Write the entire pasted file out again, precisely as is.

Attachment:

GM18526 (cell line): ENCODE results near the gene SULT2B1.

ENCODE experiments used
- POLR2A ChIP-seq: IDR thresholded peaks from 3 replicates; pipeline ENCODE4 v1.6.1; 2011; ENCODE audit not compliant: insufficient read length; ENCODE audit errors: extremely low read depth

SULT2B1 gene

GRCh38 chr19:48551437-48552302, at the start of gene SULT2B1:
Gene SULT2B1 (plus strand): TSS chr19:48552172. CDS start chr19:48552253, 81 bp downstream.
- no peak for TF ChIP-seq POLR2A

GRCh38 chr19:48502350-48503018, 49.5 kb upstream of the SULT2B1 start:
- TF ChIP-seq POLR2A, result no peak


GM18526 (cell line): ENCODE results near the gene SULT2B1.

ENCODE experiments used
- POLR2A ChIP-seq: IDR thresholded peaks from 3 replicates; pipeline ENCODE4 v1.6.1; 2011; ENCODE audit not compliant: insufficient read length; ENCODE audit errors: extremely low read depth

SULT2B1 gene

GRCh38 chr19:48551437-48552302, at the start of gene SULT2B1:
Gene SULT2B1 (plus strand): TSS chr19:48552172. CDS start chr19:48552253, 81 bp downstream.
- no peak for TF ChIP-seq POLR2A

GRCh38 chr19:48502350-48503018, 49.5 kb upstream of the SULT2B1 start:
- TF ChIP-seq POLR2A, result no peak